Thus, the returns are currently attractive and if the experts are to be believed, they will continue to be high in the coming years. Furthermore the law also allows NRIs to come in as speculators, as it does not differentiate between the two categories of property buyers. Many developers, however, have moved in to check investment buying in real estate and discourage speculators.

Speculators are bad for developers, as Satish Magar, Managing Director of Magarpatta City explains, buyers in most residential complexes buy homes that they can come back and live. They look for neighbors, families and children with whom their families can interact and their children can play. Hence the focus of the developer is to build communities. When speculators move in and buy whole building blocks, they drive out genuine buyers and create "dead" cities.

Also, speculators, who enter at the initial stages, start offloading their purchases as the projects progress. Sometimes, this is at costs lower than the developers themselves. Net result is that the developer is not able to sell his property. "We don’t have a cap on the percentage of property we sell to NRIs in a project, but when a buyer wants to buy a whole apartment block, we become alert and stop it," says Magar.

While speculators are not popular, developers are working hard to woo genuine NRI investors, who may buy an apartment or two for self-occupation or for renting. As incentives developers are offering many value added services such as finding tenants for the properties being acquired by absentee landlords, including NRIs.

The 400-acre Magarpatta City, to be completed in 2008, is one such project, where the developer is wooing the NRIs who are returning home because of what Satish Magar calls the "reverse brain drain" in the IT sector as well helping find tenants for NRIs who buy an apartment or two to earn rental income.

Kumar Builders of Pune also follows a similar approach to make their projects attractive to buyers, though it does not limit allocation of property to NRIs. "It is difficult to do this (limit allocation) in cities where the demand from NRIs is high. However, many developers have a customer relationship strategy and they provide value added services," says Lalit Kumar Jain, Chairman & Managing Director of the Pune-based Kumar Builders.

Interestingly, value- added tenancy services are not provided by all builders and this is an issue that buyers need to check out prior to purchasing a property, if they need such an assistance. As Vijay Vancheswar, Vice President, Corporate Communications of the Delhi-based DLF clarifies, "DLF as a developer is involved with only promoting, setting up and developing projects across its residential, retail and commercial businesses. As of now, the company does not engage in any formal system of identifying tenants for the NRI sector."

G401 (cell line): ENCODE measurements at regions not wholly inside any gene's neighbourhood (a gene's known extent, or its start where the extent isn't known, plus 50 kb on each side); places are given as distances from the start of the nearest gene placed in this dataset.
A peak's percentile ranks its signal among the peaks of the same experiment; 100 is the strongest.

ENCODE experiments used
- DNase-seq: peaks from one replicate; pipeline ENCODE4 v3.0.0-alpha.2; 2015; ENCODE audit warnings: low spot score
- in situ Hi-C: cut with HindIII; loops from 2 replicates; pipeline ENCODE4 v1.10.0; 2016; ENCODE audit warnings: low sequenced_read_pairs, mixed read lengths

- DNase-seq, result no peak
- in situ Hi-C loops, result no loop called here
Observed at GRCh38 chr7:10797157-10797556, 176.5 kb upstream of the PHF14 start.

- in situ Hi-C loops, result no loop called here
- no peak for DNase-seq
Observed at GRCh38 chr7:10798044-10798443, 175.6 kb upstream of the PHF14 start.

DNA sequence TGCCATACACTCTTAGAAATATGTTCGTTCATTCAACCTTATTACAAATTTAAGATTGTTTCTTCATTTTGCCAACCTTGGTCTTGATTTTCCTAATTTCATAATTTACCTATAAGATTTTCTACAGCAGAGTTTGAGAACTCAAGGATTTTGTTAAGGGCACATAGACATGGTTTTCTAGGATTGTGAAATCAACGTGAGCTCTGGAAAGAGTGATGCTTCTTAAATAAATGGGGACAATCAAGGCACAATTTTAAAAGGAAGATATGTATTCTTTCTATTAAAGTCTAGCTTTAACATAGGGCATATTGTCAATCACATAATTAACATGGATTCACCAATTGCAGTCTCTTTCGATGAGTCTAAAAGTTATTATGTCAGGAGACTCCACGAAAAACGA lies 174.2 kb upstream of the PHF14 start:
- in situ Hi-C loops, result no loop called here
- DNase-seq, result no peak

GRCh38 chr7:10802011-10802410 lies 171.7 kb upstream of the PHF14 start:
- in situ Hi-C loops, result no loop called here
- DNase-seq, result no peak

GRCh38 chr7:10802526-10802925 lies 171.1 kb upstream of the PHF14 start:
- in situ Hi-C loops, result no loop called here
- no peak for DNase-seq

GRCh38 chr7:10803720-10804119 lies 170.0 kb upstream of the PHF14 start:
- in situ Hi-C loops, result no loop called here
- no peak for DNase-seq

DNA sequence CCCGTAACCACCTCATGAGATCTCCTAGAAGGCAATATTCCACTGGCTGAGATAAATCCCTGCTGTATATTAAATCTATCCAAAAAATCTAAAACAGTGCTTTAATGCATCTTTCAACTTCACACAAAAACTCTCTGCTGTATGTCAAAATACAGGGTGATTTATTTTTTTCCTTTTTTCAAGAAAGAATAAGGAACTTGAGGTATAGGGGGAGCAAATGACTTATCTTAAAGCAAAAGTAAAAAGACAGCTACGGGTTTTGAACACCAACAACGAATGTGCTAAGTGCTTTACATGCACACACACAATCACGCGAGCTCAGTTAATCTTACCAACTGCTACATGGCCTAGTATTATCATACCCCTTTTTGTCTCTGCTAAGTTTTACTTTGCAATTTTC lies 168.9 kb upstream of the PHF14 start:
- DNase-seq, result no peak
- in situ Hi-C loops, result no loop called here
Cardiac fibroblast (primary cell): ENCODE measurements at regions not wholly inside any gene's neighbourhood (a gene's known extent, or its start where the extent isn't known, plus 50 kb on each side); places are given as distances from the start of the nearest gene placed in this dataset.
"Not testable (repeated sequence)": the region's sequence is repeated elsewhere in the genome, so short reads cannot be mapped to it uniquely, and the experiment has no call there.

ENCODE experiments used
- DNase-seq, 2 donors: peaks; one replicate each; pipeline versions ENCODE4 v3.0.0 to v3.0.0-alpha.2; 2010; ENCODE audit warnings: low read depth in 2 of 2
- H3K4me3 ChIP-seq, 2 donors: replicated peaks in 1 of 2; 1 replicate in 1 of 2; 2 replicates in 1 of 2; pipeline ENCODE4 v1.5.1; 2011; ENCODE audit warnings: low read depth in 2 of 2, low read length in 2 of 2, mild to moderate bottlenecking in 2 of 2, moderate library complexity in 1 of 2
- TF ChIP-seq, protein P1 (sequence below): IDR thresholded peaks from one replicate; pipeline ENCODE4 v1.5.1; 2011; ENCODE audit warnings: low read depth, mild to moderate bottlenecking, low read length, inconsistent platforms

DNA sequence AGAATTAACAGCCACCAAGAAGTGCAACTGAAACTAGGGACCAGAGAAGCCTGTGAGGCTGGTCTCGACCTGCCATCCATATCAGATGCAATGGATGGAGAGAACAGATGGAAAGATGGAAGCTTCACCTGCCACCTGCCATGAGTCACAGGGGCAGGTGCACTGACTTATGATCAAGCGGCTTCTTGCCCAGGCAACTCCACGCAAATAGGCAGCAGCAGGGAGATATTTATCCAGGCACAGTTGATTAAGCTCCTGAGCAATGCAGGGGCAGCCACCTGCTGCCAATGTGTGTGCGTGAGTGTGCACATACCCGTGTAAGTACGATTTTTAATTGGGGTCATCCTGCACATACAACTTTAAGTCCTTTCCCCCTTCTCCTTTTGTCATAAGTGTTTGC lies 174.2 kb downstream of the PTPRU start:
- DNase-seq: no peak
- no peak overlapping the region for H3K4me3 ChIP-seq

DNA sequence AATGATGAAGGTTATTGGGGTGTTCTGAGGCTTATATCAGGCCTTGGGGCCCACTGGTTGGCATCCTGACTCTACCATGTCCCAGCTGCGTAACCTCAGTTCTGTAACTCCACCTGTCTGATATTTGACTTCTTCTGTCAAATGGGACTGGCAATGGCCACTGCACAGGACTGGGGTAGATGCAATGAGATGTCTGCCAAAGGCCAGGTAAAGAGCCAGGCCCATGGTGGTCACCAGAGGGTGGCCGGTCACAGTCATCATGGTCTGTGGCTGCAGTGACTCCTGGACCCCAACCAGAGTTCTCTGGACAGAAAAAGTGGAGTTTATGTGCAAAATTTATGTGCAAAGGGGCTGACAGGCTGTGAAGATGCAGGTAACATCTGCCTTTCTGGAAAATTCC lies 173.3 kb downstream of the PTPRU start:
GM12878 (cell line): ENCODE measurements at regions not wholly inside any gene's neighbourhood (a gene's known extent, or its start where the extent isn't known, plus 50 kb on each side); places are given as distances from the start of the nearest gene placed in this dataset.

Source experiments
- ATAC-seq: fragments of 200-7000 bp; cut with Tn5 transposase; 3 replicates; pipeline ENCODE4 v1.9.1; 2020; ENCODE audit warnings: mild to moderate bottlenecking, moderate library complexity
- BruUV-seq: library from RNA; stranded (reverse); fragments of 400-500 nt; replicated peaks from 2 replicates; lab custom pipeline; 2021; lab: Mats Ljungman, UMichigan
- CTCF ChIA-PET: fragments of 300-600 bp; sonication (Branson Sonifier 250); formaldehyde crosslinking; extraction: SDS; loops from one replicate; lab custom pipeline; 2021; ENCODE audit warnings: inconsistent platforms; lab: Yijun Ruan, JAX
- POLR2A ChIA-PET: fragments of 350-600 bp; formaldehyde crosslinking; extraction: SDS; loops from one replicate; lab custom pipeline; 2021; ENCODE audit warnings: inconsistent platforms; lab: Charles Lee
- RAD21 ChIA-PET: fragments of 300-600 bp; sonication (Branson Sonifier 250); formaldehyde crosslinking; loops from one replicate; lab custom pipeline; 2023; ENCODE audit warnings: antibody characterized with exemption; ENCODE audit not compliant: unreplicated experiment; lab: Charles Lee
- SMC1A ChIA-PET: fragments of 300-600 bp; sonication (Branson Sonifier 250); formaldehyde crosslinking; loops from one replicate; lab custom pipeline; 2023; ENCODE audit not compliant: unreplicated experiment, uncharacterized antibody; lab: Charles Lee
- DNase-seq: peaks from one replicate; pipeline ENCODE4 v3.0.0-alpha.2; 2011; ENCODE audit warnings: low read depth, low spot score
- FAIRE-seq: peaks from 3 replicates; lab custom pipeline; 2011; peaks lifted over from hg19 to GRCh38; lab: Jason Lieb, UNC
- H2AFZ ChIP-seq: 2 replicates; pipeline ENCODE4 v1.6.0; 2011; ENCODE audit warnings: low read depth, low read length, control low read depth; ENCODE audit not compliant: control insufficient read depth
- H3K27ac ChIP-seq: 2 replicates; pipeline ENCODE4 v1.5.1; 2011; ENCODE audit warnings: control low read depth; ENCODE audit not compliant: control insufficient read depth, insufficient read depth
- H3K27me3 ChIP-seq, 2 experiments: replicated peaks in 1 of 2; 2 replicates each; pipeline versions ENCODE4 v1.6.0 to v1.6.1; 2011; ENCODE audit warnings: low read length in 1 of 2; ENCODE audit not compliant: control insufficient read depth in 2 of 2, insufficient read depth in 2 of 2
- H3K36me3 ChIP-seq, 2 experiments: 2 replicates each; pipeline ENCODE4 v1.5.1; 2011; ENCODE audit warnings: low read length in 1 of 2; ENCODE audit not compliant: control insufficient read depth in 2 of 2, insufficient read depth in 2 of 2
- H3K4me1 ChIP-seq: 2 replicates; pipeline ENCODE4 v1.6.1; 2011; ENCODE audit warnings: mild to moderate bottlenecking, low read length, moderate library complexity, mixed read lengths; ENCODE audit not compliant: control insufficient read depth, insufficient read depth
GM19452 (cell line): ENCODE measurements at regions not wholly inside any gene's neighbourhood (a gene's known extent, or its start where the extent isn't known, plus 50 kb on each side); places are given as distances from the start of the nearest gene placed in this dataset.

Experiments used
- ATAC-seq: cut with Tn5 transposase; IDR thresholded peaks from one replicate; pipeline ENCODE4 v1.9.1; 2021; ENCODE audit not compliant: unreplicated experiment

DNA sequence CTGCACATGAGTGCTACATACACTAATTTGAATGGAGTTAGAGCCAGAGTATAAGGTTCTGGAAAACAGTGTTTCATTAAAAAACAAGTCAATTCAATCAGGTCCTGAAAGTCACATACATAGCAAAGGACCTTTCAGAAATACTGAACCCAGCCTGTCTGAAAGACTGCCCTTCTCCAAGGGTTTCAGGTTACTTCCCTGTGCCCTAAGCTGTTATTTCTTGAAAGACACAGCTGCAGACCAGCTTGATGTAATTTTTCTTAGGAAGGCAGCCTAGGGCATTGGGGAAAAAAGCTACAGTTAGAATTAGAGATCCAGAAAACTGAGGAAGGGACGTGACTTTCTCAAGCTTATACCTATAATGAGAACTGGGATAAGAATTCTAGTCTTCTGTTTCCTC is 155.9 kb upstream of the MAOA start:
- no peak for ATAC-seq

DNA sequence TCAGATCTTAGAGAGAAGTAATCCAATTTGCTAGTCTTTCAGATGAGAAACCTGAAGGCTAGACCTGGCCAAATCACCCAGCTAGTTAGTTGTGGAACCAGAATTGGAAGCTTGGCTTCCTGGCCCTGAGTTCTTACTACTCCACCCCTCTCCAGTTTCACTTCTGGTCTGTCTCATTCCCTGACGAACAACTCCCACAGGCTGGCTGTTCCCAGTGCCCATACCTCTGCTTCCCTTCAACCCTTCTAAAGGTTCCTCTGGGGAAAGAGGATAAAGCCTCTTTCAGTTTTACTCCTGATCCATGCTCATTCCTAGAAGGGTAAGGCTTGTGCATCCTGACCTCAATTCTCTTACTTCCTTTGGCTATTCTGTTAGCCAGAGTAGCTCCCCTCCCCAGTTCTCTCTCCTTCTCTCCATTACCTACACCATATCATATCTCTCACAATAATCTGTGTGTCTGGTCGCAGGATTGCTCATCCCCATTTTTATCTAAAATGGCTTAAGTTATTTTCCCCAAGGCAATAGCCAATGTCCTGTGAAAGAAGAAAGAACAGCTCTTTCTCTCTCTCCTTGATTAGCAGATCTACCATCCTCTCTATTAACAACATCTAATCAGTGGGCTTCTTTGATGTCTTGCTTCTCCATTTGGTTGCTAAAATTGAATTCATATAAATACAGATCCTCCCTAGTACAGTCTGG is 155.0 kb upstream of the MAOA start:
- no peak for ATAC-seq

Generally, there is no bar on the real estate segments that an NRI could invest, though there is a restriction on the acquisition of agricultural land. Another restriction is for an NRI to purchase commercial property and run a single-branded showroom, though there is no bar on buying just the property for the same purpose. "To operate his single-brand showroom business on the purchased property, the NRI will need a local partner," explains’ Sastri. Similarly, entering retail as a joint venture partner or partnering a special economic zone (SEZ) could be an out of the box idea for investment. As Kumar Builder’s Jain points out, "SEZs and retail are new buzz words."

Sale of high-end super luxury residential projects is often by invitation, though builders of unique theme communities may also follow this route. "We rarely advertise. We invite a few friends and make a one-to-one presentation and our properties get sold easily by this route," says G Nagarajan, Director of the Chennai-based Yogasri Property Pvt Ltd, which was involved in the marketing of Chamundeswari Build Tech’s Eagleton and Silver Oak projects in Bangalore. Similarly, DLF has opted for this route to sell many of its projects. "Sale-by-invitations have been performing very well. Examples include DLF’s super luxury residential projects such as Aalias’ and the Magnolia on its exclusive DLF Golf Course in Gurgaon. Prices of these high-end luxury apartments, which are in excess of $1 million have had an excellent response, comprising of NRIs and high net worth individuals in the country," says DLF’s Vancheswar.

This brings us to the million dollar question. How safe are real estate investments in India for absentee landlords? Jain of Kumar Builders warns that while buyers should have an understanding of the pricing of the project and the prevailing prices in the adjoining areas, "legal verification and dealing with established and reputed developers is the essence." Adds Sastri of, "Clear titles and perfectly legal documents is a must. Do not compromise even a bit." Magazine of CBRE suggests bringing in experts and consultants to assist in the purchase, while V Nagarajan of Indian Real Estate argues that tying up with housing finance companies could be the solution, "as these companies do the due diligence study." G Nagarajan of Yogasri Property says that in Karnataka for instance, laws require the builder to convert and register the property in the company’s name before it is offered to buyers. He also says that the developer should hold approval from the concerned government agency for the building plan. "The room for hanky-panky is much less now. Cheating does not happen so much, but still, buyers should take precautions and do due diligence," says he.

Jayanthi Iyengar is a freelance writer based in Pune, India.